An unexpected arrival: Active Citizens in Sudan

Journalist Helen Clifton joins a group of UK Active Citizens as they arrive in Sudan for a week-long fact-finding visit to see the work of Active Citizens in the east of the country.

The reaction when loved ones were told we were travelling to Khartoum - and the formerly conflict-ridden East - was invariably negative. Images of desperate poverty and war were generally all we had seen of Sudan.

The group meet in Heathrow Airport to begin their 11-hour journey to Sudan, and are full of trepidation. Who wouldn't be?

For many of the group, it is their first time in Africa. But the primary feeling is of excitement as the Active Citizens from social enterprises Third Sector Hebrides, Women Making A Difference, the Shoreditch Trust and UnLtd board the four-hour flight to Cairo.

After a short stop-off, it's another two-hour flight to the Sudanese capital. Suddenly, from the depths of a desert wasteland, appears Khartoum.

From the air it looks vast, with little high rise development, and rows of uniformly squat, sand-coloured dwellings.

But it is surprisingly green, with palm trees dotted everywhere. We step off the plane into the baking 50-degree heat of Khartoum International airport.

First impressions

First impressions are not as expected; there is no chaos and hassle. Instead, a kind of surreal calm reigns throughout the quiet airport. We each pay $100 for our Sudanese entry visas, and wait, for over an hour, while the slow wheels of Sudanese bureaucracy allow us to leave arrivals.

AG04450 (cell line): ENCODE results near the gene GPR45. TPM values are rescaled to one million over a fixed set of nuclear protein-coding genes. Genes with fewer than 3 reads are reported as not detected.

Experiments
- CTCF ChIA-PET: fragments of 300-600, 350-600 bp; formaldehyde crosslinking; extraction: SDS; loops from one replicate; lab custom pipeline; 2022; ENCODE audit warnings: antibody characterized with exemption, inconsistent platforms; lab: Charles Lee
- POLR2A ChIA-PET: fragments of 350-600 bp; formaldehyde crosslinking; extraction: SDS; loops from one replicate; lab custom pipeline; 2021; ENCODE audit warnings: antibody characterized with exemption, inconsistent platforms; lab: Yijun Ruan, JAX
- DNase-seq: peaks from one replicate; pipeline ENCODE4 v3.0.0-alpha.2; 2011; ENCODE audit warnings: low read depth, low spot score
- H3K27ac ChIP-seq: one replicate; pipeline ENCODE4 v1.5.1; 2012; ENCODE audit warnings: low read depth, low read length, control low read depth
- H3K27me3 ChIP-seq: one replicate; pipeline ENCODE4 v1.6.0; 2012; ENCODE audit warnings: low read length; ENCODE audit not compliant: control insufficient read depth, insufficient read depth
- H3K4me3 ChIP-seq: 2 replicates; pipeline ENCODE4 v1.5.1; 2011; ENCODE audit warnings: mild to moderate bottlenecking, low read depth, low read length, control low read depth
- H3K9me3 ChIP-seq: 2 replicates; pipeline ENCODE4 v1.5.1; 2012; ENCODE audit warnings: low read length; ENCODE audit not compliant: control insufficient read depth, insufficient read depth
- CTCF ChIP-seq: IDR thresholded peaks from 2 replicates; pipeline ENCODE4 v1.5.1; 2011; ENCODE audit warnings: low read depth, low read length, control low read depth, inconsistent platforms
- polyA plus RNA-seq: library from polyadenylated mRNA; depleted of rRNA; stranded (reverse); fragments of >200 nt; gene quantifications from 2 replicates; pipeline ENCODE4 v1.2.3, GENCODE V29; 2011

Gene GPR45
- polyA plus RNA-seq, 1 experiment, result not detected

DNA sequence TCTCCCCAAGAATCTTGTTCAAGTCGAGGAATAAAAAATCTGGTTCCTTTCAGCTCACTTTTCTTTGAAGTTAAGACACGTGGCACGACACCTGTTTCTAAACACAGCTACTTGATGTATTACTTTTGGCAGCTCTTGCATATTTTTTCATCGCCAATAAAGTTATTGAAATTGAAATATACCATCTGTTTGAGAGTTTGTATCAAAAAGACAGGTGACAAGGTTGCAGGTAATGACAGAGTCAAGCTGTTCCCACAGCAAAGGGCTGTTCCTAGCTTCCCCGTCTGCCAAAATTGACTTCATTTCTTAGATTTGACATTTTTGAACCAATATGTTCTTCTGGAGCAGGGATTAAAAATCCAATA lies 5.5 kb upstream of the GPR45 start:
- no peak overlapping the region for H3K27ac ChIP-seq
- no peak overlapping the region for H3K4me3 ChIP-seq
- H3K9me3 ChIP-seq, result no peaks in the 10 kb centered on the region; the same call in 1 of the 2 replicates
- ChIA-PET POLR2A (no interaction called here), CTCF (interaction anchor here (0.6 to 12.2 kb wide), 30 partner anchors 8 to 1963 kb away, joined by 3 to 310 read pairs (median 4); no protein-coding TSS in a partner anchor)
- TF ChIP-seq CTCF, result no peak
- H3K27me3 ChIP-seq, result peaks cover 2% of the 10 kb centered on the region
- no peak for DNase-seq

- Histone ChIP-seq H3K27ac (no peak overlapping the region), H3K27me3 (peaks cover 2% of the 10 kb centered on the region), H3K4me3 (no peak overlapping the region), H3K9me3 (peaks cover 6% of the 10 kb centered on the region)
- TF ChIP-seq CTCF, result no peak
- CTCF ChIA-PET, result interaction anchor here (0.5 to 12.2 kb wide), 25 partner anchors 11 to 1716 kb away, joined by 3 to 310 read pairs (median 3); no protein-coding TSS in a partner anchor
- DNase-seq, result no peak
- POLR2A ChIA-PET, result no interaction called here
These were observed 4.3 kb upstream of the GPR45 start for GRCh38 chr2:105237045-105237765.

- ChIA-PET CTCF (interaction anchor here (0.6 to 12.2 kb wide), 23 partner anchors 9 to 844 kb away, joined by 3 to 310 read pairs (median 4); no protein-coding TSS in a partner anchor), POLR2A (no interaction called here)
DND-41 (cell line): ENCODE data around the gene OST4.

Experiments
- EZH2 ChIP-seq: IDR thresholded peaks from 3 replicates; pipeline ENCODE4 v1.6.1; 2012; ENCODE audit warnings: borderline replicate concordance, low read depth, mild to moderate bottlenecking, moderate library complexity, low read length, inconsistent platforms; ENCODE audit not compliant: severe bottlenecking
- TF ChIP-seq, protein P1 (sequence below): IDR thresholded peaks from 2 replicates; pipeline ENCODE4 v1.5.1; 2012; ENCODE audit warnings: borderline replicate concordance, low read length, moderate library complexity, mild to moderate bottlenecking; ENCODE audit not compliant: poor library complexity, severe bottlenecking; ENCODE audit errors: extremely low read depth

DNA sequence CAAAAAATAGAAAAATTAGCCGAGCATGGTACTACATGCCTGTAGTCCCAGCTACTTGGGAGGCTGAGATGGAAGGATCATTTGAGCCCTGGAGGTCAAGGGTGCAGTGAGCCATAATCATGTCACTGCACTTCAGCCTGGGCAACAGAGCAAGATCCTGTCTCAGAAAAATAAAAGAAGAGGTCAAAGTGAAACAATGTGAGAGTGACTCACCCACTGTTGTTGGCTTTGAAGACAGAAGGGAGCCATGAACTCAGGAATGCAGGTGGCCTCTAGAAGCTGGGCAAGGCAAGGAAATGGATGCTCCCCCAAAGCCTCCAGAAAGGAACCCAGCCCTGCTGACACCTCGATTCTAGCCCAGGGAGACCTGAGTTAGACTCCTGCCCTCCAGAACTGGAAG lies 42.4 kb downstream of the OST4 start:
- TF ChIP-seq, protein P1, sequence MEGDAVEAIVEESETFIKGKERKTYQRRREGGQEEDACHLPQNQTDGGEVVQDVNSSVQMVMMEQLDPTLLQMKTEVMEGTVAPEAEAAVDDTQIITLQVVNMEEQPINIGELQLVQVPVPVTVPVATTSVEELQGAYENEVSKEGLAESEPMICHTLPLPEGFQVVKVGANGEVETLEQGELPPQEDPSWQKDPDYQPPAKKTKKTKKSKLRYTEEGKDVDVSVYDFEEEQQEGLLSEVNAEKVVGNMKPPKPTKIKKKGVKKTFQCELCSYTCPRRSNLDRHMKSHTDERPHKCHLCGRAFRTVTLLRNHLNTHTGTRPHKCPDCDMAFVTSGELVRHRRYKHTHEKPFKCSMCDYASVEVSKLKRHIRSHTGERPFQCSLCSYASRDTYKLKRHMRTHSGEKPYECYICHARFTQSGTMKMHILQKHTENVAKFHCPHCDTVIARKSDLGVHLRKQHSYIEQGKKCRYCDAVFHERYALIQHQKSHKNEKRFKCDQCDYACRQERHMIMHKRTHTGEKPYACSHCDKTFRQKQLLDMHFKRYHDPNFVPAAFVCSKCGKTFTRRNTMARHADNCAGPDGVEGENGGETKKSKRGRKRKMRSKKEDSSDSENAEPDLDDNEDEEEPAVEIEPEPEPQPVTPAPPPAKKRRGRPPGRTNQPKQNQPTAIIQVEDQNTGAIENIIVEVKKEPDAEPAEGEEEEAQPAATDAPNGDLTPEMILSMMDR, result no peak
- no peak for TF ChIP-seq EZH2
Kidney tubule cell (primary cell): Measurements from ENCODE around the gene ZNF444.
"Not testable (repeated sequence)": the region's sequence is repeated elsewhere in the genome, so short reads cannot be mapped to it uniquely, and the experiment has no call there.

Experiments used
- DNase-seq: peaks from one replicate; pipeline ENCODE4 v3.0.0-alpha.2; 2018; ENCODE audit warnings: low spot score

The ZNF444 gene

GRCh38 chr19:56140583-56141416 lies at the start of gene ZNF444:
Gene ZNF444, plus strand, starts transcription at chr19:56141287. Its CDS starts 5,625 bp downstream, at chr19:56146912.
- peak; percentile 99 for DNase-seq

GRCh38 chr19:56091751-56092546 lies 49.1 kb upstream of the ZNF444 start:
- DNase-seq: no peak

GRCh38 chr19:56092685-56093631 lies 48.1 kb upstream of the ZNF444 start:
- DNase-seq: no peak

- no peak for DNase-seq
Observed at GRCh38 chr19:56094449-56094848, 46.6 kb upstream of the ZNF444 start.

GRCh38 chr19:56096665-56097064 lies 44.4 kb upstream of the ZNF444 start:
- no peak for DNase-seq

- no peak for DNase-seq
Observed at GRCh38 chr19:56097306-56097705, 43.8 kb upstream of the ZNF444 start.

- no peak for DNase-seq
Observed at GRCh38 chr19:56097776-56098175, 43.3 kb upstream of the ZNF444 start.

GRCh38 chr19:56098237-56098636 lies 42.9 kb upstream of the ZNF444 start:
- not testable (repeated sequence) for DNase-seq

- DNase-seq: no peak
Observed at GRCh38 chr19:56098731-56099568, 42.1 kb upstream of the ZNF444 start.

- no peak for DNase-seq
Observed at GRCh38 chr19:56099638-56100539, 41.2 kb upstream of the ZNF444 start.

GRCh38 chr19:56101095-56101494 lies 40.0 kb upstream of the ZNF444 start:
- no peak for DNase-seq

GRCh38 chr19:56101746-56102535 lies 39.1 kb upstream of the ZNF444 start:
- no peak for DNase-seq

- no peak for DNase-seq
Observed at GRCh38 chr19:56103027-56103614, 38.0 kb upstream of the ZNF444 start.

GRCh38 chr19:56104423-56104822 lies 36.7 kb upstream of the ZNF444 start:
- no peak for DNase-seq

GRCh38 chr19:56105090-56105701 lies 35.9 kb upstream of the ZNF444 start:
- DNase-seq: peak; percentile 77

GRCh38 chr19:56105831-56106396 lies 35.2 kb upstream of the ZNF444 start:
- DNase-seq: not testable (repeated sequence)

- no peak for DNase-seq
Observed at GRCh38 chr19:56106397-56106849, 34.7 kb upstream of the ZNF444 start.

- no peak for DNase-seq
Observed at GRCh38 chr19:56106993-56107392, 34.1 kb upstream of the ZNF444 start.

Our bags then need to be searched, although a distinct lack of commitment on behalf of staff suggests it is merely a formality.

The streets are pretty empty; it is around 2pm and the heat keeps most people indoors. But the men we see are dressed in the traditional white turban and jalabiya; the women in very vivid colourful shawls.

The Corinthian hotel looks a little like London's Gherkin, and overlooks the confluence of the silt-filled White Nile with the clearer waters of the Blue Nile. Libyan-owned, the five-star hotel offers unparalleled luxury, which feels a little incongruous compared to the communities we know we are going to visit. The view is of modern buildings, good, traffic free-roads, and landscaped gardens; again, unexpected.

Some of the group venture out for a walk along the Nile, while others takes a short tour of the city with a local taxi driver friend. The streets are filled with people strolling, chatting, and drinking tea and coffee. Safe, convivial, welcoming, and refreshing to see people enjoying the warm evening air with friends and family. So far, so good.